It's even more hilarious to know that people are whinning about they are not getting the good OIS, other bells and whistles trivial stuffs etc when they don't realized it is a steal to have a super bright f/1.8 fixed zoom lens for a price tag at mere $1,600. Check out how expensive a fixed F1.8 10X zoom lens is before make your final judgement. By this feature alone, its value far outweight all other deficiencies. it's just too greedy for asking for everything when you are only paying half of that of proline models. OIS is just a convenience issue and certainly can be helped by a tripod. But throwing off the background is something you can never achieve on other slow aperture consumer grade camcorders. All I am saying is if a bright lens is a must for you, it's a blessing to first timer to have a feel of pro effect of portrait shots on camcorder by paying half of what they otherwise have to pay.

you just don't get it, do you? In the end, it's the overall performance that matters. You can have the best lens in the world but if the overall performance is still worse than a camera almost half its price, then it doesn't mean squat.

PS: you're still comparing still lens vs video lens. Video lens specs are always LOWER than still camera lens due to maximum resolving resolution and the fact that motion can hide a lot of lens deficiencies. Therefore comparing a 10x constant aperture video lens to a still lens is, again, laughable

I thought I won't see anybody like you in the camcorder area. You are no different than people who are buying a digital camera based on megapixel count alone and discounting everything else. The only difference is that for you lens is the only thing and everything else doesn't matter. Allow me to put it bluntly, regardless how great the lens is, if you use it on a crap camera, the end result will still be crap. It doesn't matter if you dress a donkey in a Vera Wang dress, it's still going to be a donkey.

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post #27 of 44 Old 04-21-2007, 02:36 PM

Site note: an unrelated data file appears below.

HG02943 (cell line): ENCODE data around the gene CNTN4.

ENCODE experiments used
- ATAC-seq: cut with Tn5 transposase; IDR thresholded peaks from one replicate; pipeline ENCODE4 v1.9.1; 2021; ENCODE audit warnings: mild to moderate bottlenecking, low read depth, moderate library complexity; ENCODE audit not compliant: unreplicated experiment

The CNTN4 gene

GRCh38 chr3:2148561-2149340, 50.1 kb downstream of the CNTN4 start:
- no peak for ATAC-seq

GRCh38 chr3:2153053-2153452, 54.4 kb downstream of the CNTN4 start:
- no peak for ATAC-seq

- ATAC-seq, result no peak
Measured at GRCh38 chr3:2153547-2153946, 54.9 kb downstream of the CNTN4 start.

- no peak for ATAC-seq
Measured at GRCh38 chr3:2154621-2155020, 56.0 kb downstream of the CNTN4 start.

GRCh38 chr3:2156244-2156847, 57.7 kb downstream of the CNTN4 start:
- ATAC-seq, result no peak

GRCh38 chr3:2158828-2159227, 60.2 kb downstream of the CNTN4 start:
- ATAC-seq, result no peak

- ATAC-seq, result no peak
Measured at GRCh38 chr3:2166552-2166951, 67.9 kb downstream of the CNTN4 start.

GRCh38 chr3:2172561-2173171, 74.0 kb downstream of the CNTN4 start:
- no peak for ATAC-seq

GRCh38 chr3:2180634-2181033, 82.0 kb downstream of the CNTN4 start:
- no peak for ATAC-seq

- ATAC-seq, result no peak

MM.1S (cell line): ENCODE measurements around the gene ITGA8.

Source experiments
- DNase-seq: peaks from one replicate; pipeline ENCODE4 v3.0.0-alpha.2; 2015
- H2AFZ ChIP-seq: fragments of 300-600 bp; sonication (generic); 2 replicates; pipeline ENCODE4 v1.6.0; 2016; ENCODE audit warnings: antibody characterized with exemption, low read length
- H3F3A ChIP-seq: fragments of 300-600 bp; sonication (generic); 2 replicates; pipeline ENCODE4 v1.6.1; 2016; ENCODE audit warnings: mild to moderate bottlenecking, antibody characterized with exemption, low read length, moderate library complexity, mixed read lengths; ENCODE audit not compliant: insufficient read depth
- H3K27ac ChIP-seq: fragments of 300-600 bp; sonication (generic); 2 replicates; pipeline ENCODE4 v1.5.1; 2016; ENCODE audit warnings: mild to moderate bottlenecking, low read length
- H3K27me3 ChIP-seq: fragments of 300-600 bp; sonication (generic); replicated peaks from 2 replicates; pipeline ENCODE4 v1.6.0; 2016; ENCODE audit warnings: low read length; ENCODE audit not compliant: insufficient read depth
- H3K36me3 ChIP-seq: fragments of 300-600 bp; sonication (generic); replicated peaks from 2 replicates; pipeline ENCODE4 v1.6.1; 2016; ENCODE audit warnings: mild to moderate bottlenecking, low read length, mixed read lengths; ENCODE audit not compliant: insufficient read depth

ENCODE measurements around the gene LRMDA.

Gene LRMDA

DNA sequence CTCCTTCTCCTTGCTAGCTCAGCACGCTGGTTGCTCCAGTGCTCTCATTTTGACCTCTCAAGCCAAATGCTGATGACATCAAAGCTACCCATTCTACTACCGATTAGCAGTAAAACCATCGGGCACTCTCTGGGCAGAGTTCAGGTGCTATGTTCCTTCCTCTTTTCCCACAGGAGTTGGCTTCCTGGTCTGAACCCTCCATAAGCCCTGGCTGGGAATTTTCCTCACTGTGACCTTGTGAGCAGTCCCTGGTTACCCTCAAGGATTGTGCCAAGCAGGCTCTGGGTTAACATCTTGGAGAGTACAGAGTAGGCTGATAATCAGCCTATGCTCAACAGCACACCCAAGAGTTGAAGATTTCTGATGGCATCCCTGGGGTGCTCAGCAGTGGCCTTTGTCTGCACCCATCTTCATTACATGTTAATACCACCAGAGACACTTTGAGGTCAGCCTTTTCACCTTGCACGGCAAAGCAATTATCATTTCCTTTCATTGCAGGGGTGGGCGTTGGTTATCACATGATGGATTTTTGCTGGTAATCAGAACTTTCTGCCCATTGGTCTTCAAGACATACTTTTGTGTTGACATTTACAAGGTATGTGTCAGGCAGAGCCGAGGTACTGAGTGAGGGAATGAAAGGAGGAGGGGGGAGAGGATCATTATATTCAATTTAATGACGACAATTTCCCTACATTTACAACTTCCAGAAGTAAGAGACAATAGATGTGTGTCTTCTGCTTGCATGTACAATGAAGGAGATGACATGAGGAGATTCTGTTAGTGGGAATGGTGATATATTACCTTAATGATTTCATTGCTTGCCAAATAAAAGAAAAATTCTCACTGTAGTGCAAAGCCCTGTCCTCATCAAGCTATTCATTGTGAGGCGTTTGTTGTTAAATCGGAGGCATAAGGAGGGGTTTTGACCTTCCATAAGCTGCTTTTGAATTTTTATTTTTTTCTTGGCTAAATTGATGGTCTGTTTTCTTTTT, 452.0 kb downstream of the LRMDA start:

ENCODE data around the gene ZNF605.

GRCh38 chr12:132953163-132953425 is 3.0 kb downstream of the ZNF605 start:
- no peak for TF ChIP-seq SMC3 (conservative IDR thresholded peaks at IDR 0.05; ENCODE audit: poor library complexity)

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Originally Posted by sourdate View Post

OIS is just a convenience issue and certainly can be helped by a tripod.

Totally disagree...in fact I couldn't disagree more. Effective OIS and EIS are accepted standards in almost all camcorders these days and have been for the last several years. It appears the JVC implementation is one of the worst we've seen in years.

It does absolutely no good to have the best lens in the world if you can't hold the camcorder steady. Yes, a tripod can fix that, but do you really expect people to start carrying a tripod around everywhere they go with the JVC? C'mon, that's about the most unrealistic expecation I can think of. That essentially means you must keep the lens at full WA to minimize the shake you'd get at any kind of telephoto focal length.

I've also seen some pretty serious CA in the JVC lens from the clips I've seen. So regardless of who makes it, if it's got bad CA, I could care less whose name is on it. Look at the Canon A1, it's got one of the most respected pieces of glass on it, a Canon lens. However that lens also suffers from some very bad CA at certain focal lengths. Not good.
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post #28 of 44 Old 04-21-2007, 02:46 PM
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David, I think you got your monkeys and donkeys crossed, but I agree with your point.

I just got back from Best Buy where I spent a long time toying with the JVC HD-7 and the Canon HV20. The JVC runs circles around the Canon in terms of build quality and in-hand feel. The controls on both are easily accessible.